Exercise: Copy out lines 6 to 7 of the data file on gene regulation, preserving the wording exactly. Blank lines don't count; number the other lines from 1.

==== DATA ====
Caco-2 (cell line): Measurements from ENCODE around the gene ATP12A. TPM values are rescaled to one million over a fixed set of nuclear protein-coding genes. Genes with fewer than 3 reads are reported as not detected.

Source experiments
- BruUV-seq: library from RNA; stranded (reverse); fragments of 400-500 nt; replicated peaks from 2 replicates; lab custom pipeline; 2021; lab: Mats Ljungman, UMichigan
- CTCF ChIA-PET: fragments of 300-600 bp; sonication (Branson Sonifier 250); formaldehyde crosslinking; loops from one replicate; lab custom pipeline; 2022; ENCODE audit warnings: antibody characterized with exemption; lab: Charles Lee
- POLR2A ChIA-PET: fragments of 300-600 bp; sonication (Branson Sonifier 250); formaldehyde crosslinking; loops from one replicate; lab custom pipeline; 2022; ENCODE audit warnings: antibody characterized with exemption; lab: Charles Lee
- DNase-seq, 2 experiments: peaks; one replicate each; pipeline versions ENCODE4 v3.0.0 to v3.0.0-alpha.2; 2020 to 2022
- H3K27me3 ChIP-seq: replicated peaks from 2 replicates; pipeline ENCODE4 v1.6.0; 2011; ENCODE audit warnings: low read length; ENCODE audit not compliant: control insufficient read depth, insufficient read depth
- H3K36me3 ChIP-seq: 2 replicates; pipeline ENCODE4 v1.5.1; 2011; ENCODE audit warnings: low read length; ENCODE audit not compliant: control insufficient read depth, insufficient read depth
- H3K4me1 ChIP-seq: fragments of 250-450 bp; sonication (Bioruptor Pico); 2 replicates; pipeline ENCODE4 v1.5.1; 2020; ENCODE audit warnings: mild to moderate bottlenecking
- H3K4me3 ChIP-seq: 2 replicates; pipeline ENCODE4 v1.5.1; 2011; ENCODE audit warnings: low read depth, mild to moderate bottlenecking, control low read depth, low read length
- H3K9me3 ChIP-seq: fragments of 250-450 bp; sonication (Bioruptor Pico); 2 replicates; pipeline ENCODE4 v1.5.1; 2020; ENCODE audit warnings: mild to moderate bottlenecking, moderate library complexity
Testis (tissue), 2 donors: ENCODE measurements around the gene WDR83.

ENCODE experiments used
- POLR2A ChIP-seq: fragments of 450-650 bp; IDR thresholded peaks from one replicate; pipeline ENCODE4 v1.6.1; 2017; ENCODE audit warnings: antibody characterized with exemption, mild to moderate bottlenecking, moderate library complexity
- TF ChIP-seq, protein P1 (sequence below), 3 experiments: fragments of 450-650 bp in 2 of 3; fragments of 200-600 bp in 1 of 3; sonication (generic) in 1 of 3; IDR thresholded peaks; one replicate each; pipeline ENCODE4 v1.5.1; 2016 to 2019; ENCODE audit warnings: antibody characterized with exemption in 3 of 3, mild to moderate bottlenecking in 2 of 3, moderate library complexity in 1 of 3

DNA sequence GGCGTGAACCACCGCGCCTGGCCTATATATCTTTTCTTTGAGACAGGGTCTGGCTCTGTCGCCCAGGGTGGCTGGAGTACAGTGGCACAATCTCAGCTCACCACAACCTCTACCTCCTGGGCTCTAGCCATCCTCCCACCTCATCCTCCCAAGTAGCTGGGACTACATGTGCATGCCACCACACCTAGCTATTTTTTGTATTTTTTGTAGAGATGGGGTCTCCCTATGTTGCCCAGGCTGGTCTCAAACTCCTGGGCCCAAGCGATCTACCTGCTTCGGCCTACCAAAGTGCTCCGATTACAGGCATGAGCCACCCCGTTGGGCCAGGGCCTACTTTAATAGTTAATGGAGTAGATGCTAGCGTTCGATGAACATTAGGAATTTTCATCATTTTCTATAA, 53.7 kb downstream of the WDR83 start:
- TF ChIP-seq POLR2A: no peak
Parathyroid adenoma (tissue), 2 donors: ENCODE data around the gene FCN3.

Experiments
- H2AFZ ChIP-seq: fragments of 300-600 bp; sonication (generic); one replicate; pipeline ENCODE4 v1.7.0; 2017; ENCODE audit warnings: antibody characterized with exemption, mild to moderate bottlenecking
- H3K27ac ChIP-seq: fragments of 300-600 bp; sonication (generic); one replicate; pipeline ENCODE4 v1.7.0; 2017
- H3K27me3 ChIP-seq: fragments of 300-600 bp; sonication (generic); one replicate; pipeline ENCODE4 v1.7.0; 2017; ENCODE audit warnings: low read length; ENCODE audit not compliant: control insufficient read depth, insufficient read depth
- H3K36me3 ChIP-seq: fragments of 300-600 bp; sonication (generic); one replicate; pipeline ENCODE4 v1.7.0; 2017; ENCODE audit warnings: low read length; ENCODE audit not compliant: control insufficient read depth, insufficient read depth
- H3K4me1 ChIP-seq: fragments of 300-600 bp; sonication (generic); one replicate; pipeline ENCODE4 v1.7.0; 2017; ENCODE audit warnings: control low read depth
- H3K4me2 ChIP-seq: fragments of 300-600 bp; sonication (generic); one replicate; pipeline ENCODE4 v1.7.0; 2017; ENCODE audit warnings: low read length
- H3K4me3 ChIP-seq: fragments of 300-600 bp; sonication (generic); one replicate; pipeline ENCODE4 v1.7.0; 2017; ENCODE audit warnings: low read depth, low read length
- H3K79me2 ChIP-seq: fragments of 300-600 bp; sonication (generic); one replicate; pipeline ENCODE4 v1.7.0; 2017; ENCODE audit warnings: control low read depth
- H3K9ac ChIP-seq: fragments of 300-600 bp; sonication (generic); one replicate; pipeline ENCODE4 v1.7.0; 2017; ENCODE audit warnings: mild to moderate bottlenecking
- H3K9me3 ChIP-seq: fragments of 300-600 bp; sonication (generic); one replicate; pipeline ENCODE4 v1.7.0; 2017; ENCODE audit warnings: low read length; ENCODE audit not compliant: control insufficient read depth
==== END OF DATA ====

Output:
- DNase-seq, 2 experiments: peaks; one replicate each; pipeline versions ENCODE4 v3.0.0 to v3.0.0-alpha.2; 2020 to 2022
- H3K27me3 ChIP-seq: replicated peaks from 2 replicates; pipeline ENCODE4 v1.6.0; 2011; ENCODE audit warnings: low read length; ENCODE audit not compliant: control insufficient read depth, insufficient read depth